On the one hand, the billionaire continued to rise in the polls – he is now third nationally in polling averages – as he continued spending freely amid palpable media excitement about him joining the Democratic primaries on Super Tuesday (3 March). On the other, his record on race came under fierce scrutiny, with Trump tweeting (and then strangely deleting) a clip of a 2015 speech in which the former New York mayor defended putting “all the cops in minority neighbourhoods … because that’s where all the crime is”. Even before he formally kicked off his campaign, Bloomberg had apologised for his discriminatory stop-and-frisk policy, and was rising in the polls with black voters. But this clip reopened the issue, and was followed by the resurfacing of 2008 comments in which Bloomberg said the crash of that year was caused by banks ending a practice called “redlining” which discriminated against lending to minorities. Rival Elizabeth Warren said his comments meant he was unfit to be the Democratic candidate. “I want to be clear,” she said, “that crisis would not have been averted if the banks had been able to be bigger racists, and anyone who thinks that should not be the leader of our party.”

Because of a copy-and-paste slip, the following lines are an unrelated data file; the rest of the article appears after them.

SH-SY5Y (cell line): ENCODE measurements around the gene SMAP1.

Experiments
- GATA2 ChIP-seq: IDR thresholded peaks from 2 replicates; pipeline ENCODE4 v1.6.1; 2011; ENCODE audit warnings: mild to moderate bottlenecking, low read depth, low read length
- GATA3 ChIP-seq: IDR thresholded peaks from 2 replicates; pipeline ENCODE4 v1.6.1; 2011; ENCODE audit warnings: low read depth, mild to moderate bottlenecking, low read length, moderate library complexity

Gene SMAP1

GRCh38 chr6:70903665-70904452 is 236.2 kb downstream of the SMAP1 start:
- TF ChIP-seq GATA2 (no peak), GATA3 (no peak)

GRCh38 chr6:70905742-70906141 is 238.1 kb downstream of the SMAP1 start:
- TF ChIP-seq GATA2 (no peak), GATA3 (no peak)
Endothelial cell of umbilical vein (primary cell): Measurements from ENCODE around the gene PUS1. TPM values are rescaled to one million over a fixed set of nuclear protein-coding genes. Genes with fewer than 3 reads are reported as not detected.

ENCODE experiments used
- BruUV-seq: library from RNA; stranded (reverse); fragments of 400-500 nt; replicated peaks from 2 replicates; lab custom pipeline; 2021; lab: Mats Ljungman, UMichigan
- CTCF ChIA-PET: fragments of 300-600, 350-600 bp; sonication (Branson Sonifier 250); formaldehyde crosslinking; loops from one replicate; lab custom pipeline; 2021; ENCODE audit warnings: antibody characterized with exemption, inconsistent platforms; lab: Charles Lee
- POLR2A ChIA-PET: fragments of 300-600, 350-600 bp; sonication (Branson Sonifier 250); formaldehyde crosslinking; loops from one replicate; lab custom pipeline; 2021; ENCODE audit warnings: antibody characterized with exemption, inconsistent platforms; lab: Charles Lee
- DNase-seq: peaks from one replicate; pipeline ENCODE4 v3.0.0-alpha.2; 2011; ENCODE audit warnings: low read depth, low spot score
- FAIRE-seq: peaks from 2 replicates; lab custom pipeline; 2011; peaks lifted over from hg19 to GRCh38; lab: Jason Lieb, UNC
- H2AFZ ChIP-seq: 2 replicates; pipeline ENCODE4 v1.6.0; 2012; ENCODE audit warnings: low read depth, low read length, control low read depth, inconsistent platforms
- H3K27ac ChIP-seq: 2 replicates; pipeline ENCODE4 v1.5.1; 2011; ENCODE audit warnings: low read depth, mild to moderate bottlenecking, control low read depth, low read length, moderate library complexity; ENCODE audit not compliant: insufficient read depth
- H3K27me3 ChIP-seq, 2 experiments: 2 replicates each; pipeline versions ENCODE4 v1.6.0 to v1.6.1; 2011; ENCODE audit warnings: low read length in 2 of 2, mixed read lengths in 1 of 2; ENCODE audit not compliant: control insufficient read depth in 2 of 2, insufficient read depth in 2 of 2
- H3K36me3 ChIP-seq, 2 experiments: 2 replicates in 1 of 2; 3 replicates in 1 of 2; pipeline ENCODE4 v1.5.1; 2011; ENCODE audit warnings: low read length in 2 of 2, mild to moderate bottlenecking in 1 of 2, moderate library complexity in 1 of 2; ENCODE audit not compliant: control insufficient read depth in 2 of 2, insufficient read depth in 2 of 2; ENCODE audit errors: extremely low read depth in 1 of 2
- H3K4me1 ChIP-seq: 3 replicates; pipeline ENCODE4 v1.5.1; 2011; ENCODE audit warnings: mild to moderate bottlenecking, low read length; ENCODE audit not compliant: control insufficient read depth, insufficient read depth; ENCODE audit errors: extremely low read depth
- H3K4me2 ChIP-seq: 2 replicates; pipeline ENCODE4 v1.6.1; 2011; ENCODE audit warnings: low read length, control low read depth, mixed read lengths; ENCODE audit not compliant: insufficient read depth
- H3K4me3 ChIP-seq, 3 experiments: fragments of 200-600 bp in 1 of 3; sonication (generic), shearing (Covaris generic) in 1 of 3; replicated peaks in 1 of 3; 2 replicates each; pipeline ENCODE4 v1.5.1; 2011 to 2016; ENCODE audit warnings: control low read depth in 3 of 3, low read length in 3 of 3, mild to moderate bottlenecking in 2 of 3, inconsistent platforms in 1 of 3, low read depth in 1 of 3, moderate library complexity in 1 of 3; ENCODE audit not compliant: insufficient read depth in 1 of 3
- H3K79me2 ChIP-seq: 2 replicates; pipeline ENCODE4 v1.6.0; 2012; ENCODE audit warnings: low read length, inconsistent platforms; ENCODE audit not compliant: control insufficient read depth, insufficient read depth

1/5 Larry David

The writer and star of Curb your Enthusiasm came up with a typically witty and intricately plotted gag for the first episode of the show’s new season: Larry David buys a Make America Great Again hat to wear as a “people repellent” to get him out of unwanted social situations involving his liberal Los Angeles peers. The hat also works the other way – a biker furious at Larry’s dangerous driving instantly forgives him when David puts on the red cap – and it was this clip that Trump tweeted, summarising its message as “TOUGH GUYS FOR TRUMP!” While commentators were quick to accuse the president of not getting the joke, it’s more likely that he and his formidable social media guru knew exactly what they were doing – appropriating another piece of pop culture to his ends as he had with Game of Thrones and the Avengers, driving liberals crazy and reducing the joke to the reductive point that fearsome-looking bikers back the president. Poor David found himself unwittingly enlisted in the Trump 2020 re-election campaign.

0/5 Joe Biden

Joe Biden: not looking good. Photograph: Carlos Barría/Reuters

The man once expected to dominate the Democratic primary race lost his frontrunner status this week, limping in fifth in New Hampshire and rushing straight on to South Carolina, which may end up being his last stand when it votes on 29 February. Can he hold on to the African American vote that he has always seen as one of his great sources of political strength? In between he also has to compete in Nevada, where Sanders is looking increasingly strong. Biden also found time this week to call a voter “a lying, dog-faced pony soldier” – an incident that did nothing to calm worries about his temperament and acuity. He claims the line comes from a John Wayne movie, but another one comes to mind about the faltering Biden campaign: “Mister, you better find yourself another line of work. This one sure don’t fit your pistol.”